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California's independent medical reviewer last year upheld utilization review decisions and denied more than four out of five treatment requests that were brought to it, according to a Division of Workers' Compensation report.

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Comments (18):
“6.9% were surgical the rest for meds, tests, consults and therapy . 85% denial. and it takes months or maybe a year. How does anything get done. If I want a consult within my mpn, I must request it through UR/IMR. If I ever get it, I probably won't need it. same for meds, MRIs, therapy. At some point, this can harm patients. What if the patient has a stiff shoulder post op and needs more therapy or a brisement. He may never get his motion back if too much time passes. We have created a miserable system that is only good for rationing care. Doctors, who should be in control are help[less. Yes, there are abusers. Just don't let them in your MON and trust the doctors you have.”
By: Anonymous, 12/16/2014 06:12:59 am

“this means that the state medical, private insurances and the fed government r bearing the cost to treat the IW---while the ins companies pays Maximus--max monies to deny the treatment. If analyses, the Doc involved with the UR/IMR process, most r physical med rehab ones who in the bottom line for residency programs and their training is slightly better then physical therapist. They cannot make it in the real worlld an dso they do UR/IMR for money and know that keeping the ins company happy assures their job. What an abuse of human injured worker rights in USA in 2014---the basic concept of LC 4600 is out of the window. ”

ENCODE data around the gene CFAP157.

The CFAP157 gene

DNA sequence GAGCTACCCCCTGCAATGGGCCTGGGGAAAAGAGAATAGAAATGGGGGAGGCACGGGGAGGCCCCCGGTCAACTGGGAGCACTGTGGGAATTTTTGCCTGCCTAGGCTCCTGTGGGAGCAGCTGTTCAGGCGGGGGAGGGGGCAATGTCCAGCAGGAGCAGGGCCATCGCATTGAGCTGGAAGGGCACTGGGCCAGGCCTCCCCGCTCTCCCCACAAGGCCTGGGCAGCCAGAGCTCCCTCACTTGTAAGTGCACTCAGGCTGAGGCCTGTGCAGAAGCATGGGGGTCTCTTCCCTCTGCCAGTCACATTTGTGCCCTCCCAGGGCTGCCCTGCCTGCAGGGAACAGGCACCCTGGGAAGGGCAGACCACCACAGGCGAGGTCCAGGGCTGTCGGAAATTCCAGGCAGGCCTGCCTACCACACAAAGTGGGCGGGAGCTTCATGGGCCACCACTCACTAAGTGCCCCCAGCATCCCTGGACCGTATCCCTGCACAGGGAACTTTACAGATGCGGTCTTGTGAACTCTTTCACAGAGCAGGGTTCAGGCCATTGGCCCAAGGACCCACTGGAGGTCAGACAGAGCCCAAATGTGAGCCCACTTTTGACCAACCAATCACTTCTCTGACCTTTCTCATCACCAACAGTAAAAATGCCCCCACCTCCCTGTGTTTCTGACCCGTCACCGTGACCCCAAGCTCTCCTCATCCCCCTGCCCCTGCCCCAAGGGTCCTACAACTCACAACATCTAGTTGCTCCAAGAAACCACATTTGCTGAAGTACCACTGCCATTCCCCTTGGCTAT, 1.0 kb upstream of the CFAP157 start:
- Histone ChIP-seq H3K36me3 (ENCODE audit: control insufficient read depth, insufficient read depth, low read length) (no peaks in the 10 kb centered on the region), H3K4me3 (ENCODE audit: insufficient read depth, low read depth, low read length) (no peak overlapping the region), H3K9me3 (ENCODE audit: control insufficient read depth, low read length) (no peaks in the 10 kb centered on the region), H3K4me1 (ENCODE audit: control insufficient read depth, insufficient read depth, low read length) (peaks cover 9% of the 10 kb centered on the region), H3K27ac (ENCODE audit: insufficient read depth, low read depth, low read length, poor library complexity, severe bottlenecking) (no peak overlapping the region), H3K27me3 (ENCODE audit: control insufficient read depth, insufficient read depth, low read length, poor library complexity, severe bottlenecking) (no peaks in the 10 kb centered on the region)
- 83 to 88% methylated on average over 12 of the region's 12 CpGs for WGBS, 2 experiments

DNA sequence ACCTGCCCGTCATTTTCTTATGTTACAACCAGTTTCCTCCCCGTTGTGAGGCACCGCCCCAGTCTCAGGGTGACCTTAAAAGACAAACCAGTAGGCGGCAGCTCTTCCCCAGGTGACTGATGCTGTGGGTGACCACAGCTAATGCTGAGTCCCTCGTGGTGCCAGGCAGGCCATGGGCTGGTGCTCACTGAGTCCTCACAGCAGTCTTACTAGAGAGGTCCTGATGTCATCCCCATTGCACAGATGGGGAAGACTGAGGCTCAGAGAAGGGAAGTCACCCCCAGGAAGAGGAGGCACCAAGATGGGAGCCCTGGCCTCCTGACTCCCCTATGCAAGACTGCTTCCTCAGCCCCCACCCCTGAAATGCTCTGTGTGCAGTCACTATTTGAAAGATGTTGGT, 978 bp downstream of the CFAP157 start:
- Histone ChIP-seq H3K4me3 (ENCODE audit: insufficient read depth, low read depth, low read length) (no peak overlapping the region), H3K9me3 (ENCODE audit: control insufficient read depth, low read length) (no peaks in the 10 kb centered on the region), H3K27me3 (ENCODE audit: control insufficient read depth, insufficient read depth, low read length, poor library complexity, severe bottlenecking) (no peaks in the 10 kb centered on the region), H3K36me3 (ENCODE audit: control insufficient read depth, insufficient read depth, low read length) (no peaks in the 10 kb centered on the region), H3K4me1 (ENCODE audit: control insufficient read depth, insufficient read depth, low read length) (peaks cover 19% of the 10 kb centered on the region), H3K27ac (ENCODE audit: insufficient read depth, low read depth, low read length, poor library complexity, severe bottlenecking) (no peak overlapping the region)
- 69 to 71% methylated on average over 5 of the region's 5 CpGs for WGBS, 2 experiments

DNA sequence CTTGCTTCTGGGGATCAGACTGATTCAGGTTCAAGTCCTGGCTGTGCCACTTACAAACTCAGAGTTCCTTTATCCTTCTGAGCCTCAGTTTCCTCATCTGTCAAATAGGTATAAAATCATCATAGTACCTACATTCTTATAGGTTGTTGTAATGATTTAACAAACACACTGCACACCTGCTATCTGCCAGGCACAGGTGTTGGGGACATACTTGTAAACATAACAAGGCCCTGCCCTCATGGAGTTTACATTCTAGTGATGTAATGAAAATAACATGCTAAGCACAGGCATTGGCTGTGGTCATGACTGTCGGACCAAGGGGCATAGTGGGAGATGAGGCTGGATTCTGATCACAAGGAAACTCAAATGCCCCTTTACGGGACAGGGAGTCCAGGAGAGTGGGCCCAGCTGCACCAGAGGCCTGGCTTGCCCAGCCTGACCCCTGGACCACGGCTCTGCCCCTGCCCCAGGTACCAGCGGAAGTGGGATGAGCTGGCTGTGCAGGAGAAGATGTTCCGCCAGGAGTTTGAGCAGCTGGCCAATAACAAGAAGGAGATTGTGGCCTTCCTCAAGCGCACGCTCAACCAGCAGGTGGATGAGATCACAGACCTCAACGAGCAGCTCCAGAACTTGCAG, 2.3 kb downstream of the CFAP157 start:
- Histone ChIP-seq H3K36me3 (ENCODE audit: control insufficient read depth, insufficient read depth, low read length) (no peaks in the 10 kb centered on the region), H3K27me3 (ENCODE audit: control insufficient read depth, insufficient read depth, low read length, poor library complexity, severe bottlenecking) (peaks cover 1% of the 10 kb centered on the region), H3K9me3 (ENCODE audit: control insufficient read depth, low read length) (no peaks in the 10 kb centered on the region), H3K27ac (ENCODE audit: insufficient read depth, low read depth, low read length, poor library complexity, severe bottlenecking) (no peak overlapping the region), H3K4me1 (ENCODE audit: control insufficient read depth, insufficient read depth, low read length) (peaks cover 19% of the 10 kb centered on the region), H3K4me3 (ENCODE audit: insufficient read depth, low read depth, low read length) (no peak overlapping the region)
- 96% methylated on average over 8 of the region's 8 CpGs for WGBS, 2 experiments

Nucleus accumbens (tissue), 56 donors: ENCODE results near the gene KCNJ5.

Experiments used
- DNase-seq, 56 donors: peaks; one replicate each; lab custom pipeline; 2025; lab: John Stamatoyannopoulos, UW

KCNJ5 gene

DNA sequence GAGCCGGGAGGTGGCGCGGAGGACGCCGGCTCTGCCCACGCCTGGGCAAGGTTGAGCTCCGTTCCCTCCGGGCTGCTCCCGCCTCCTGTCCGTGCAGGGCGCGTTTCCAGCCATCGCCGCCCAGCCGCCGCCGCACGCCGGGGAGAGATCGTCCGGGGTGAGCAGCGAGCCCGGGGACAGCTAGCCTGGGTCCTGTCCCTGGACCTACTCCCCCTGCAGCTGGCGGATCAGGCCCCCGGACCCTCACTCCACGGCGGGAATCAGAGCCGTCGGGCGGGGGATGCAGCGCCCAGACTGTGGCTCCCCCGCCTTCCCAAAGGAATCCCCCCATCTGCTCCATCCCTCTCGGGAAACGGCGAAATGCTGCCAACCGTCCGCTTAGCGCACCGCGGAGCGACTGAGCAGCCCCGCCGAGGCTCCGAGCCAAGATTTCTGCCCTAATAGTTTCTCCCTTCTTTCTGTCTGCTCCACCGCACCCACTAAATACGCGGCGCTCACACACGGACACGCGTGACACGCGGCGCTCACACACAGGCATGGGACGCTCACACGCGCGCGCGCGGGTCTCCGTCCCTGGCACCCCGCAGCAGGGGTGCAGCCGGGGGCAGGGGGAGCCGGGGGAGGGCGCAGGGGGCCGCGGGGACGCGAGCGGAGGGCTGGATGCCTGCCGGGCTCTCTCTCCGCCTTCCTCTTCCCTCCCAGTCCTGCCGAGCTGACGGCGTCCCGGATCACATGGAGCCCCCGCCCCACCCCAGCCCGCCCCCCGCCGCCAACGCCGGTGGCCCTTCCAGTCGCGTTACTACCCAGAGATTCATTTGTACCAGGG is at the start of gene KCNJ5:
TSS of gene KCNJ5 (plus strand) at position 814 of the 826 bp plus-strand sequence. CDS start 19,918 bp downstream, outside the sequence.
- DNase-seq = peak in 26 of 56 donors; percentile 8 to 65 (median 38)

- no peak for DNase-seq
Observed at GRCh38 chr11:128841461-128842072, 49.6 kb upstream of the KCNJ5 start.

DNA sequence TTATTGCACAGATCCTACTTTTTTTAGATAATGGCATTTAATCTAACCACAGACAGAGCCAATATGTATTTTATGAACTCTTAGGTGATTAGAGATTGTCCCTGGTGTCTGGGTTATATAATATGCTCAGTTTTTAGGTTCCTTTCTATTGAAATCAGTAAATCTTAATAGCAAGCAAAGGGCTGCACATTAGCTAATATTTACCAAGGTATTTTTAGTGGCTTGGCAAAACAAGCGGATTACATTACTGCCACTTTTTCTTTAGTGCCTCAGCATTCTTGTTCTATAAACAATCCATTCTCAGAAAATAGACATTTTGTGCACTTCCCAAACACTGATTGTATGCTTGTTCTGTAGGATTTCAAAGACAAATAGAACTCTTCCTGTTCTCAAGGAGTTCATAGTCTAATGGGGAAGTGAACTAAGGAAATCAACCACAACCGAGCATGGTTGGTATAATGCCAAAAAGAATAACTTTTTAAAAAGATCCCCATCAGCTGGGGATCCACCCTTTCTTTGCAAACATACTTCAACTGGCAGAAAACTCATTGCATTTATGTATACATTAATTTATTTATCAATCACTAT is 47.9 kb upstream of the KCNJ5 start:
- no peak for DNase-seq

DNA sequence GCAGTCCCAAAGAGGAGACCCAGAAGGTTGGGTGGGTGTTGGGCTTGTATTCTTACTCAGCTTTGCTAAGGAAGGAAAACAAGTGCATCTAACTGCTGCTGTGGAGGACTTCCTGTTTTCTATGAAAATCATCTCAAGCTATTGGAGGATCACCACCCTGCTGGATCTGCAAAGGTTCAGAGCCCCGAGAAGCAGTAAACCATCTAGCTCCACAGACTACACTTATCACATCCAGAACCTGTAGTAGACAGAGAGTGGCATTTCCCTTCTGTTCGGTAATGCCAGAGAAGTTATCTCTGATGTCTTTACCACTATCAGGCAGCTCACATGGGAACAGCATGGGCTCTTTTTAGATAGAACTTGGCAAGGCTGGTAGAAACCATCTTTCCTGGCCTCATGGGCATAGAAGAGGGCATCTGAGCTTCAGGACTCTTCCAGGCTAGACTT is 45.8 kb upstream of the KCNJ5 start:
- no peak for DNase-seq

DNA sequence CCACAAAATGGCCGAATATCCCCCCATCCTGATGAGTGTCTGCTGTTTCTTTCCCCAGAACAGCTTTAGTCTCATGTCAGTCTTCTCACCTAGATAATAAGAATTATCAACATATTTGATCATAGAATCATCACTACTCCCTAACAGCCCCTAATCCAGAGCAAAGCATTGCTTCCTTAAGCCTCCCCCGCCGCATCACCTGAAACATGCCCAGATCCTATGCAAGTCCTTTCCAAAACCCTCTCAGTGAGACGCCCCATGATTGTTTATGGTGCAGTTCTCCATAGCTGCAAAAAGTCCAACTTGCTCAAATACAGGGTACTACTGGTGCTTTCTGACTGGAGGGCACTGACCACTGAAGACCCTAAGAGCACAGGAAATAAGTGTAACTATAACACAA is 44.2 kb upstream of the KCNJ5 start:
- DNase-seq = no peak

By: Garry Crosby, 12/16/2014 02:12:09 pm
“This is a huge problem. When truly injured workers are denied insurer coverage for the medical care they need, they and their families often times end up on social service programs for survival. The taxpayer foots the bill. Sadly, conflicts of interest by Medical Review Officers on behalf of those who hire and pay them, has long been known to cause unreasonable denial of injured worker needed care. The extremely high percentage of those denied upon review reflects that the problem is not getting better. ”
By: Sharon Kramer, 12/16/2014 04:12:16 pm
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“Let's face it part of the guidelines appear to show that an injured worker in making progress. In many cases paliative treatments has gone on for years with little to no improvement or return to work. Why should employers pay for care that doesn't get someone back to work. Now if it gets them back to work that should be different and perhaps a carrier needs to really consider authorizing that care. However, most of the time the claimant doesn't get back to work. Take a look at what bogs down the system compound medications, and urine drug screens. All are presently being looked into as a means to fatten a doctors bottom line. Let's face it, what is the motivation of someone with a misserable job and a history of depression have to get back to work. Once they get into the system they get all this attention from doctors and other caregivers making them feel really important and fall into a victm mentality. These are the claimant's with the missing objective factors of disability. However, all claims are different but many fall into this pattern. IMR is just the result of a WCAB unwilling to say no and force case ahead.”
By: Julie A. Parkin, 12/22/2014 04:12:06 pm